Case Study: Into the Sky
An inside look at post and lintel fireplaces for a timber frame addition in the Berkshires
Architect Morris Schope of Vincent P. Guntlow Associates in Williamstown designed the ballroom addition with a 12-foot-wide fireplace centered in the room, seven feet in from the far end. The 11-foot ceiling was graced with four massive, octagonal Douglass Fir posts, recycled from a closed quarry in Quincy, Mass. Several rendering sketches were done, and Bushway soon realized that the large mass and space required an equally massive look for the stonework. American Granite from Champlain Stone Co. was selected for the project.
The ballroom fireplace face was to be a single lintel stone over post stones and a four-foot-square opening and flush hearth. Bushway went to the Champlain quarry in Warrensburg, N.Y., to select those stones. He was able to find enough split-faced stones for the first-floor fireplace, the wood box floor and stock for the bedroom fireplace on a two-thirds scale, which he later split to width with feathers and wedges.
The ChallengeThe challenge was to set a 10.5-foot, 1,300-pound lintel stone atop two, 800-pound post stones to create a four-foot-square opening with the same dry-layed look that would characterize the rest of the stonework. Roughing out on the ground using cardboard templates was key. The post stones were set plumb and level against 8-inch cmu backer columns.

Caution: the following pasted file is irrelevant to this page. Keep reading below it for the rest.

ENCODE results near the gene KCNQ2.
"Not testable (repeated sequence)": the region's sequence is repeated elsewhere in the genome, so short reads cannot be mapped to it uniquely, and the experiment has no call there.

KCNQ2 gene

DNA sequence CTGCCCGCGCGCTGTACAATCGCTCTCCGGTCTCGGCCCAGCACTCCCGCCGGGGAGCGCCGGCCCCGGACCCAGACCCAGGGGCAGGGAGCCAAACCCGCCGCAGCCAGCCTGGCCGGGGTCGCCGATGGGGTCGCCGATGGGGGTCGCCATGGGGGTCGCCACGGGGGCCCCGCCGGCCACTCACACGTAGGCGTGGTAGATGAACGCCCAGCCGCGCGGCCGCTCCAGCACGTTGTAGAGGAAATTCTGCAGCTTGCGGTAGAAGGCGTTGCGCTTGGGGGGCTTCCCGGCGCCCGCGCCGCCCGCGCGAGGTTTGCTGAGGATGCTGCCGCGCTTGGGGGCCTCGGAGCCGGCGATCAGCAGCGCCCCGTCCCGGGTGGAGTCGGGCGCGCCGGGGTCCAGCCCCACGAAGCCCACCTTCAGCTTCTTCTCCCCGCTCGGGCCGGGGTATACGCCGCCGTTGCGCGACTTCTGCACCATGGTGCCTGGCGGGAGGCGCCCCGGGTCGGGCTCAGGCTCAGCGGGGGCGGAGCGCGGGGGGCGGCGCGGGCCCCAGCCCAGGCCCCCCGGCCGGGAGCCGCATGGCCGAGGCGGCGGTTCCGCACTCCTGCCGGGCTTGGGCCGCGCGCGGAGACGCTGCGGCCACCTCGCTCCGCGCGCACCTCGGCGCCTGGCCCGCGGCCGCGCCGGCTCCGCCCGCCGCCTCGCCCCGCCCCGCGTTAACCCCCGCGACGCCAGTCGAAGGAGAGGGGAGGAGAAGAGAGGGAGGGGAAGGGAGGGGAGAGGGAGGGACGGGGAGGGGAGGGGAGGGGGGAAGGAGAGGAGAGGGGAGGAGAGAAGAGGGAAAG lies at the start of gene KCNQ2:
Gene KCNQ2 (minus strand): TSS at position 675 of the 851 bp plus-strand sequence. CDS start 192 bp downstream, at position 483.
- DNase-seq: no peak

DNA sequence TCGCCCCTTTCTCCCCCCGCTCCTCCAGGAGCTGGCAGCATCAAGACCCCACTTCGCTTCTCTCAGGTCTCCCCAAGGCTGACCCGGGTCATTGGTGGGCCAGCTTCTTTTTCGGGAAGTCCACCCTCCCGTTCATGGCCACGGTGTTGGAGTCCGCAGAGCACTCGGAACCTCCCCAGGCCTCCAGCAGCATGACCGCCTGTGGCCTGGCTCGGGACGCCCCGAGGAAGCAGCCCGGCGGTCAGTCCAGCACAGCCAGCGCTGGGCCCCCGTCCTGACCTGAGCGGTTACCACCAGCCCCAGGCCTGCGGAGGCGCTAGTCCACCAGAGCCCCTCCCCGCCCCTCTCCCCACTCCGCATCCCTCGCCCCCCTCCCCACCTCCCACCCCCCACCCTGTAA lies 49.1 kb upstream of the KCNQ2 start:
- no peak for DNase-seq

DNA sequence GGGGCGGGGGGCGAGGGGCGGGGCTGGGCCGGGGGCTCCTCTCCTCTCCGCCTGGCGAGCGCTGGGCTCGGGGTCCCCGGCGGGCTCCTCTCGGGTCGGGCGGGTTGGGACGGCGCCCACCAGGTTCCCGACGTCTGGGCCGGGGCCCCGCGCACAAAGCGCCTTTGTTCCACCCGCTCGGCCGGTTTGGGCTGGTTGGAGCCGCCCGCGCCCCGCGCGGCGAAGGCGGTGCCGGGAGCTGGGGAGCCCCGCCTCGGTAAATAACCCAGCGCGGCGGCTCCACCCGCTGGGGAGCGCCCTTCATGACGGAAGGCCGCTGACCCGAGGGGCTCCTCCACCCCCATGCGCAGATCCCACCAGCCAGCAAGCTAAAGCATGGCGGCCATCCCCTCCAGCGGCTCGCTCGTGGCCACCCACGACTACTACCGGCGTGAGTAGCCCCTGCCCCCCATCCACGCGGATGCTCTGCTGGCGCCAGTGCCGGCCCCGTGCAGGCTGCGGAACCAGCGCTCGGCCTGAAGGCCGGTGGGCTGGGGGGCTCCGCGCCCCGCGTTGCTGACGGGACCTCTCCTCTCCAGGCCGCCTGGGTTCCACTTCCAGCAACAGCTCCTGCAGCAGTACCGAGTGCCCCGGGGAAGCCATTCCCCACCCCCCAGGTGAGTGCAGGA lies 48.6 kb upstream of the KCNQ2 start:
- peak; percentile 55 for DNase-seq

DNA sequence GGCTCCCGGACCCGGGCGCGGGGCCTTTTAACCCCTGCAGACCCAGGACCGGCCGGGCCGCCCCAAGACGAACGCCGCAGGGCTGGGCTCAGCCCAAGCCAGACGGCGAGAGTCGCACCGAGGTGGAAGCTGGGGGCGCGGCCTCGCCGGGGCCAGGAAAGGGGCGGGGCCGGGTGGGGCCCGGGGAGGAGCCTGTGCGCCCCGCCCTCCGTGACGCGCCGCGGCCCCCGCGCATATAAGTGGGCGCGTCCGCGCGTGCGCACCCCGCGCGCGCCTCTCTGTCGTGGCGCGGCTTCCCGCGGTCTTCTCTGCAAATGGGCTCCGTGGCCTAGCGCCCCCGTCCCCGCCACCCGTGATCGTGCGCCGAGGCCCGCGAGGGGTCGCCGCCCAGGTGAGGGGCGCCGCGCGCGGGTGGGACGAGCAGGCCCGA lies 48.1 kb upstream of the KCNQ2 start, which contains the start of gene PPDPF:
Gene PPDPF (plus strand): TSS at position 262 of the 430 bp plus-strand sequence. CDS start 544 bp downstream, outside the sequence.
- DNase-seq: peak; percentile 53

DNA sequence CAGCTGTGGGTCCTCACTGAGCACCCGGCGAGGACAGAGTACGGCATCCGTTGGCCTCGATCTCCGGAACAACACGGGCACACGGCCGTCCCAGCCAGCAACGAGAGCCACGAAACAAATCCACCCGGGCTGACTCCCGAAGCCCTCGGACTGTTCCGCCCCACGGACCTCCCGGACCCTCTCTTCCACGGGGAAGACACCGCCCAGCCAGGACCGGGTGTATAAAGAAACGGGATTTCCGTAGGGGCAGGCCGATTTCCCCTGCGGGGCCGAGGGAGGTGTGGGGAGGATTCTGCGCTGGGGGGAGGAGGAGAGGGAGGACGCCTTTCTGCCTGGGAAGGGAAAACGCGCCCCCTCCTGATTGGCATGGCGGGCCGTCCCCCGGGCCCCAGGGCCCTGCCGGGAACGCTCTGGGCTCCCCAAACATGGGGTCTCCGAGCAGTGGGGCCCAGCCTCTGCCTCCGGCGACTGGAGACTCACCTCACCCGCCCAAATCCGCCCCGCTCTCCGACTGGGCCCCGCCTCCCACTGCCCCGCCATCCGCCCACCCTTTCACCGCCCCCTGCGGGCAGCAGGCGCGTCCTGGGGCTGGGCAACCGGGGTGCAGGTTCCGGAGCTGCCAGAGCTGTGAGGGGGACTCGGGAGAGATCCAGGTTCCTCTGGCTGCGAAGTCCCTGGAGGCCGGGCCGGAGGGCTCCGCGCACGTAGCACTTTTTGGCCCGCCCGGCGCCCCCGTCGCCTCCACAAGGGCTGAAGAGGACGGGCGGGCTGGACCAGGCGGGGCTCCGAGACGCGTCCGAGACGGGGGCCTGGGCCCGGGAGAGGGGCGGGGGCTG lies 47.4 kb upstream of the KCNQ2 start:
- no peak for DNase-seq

The SolutionUsing a chain fall suspended from a timber spanning the second floor opening and heavy coated cable, Bushway and his team were then able to raise the massive lintel stone to clear the posts and rotate it to find the contact points they had marked outside. Once adjustments were made to find the balance point of the stone and the correct location on the posts, they were then able to begin the repetitious process of lowering the lintel stone onto the posts, finding the contact points, and raising and rotating the stone enough to expose the contact surface for chiseling/grinding away, either on the lintel or post stones, to create a tight, "dry look" fit.
As Bushway gained confidence that the lintel was securely held, he and his team could ignore working inches away from an extremely heavy stone. The chain fall was the perfect tool for raising and lowering the stone without fuss. Having these three stones successfully set created positive site energy for the rest of the project.
On the left side of the mass, Bushway incorporated a built-in wood box. The entire mass stepped back five inches to expose the top of the lintel stone, creating a full-length integral mantle. A gentle side taper of five inches took the work the remaining five feet to the ceiling and helped "ground" the mass.
About the Author
Masonry, the official publication of the Mason Contractors Association of America, covers every aspect of the mason contractor profession - equipment and techniques, building codes and standards, business planning, promoting your business, legal issues and more. Read or subscribe to Masonry magazine at www.masonrymagazine.com.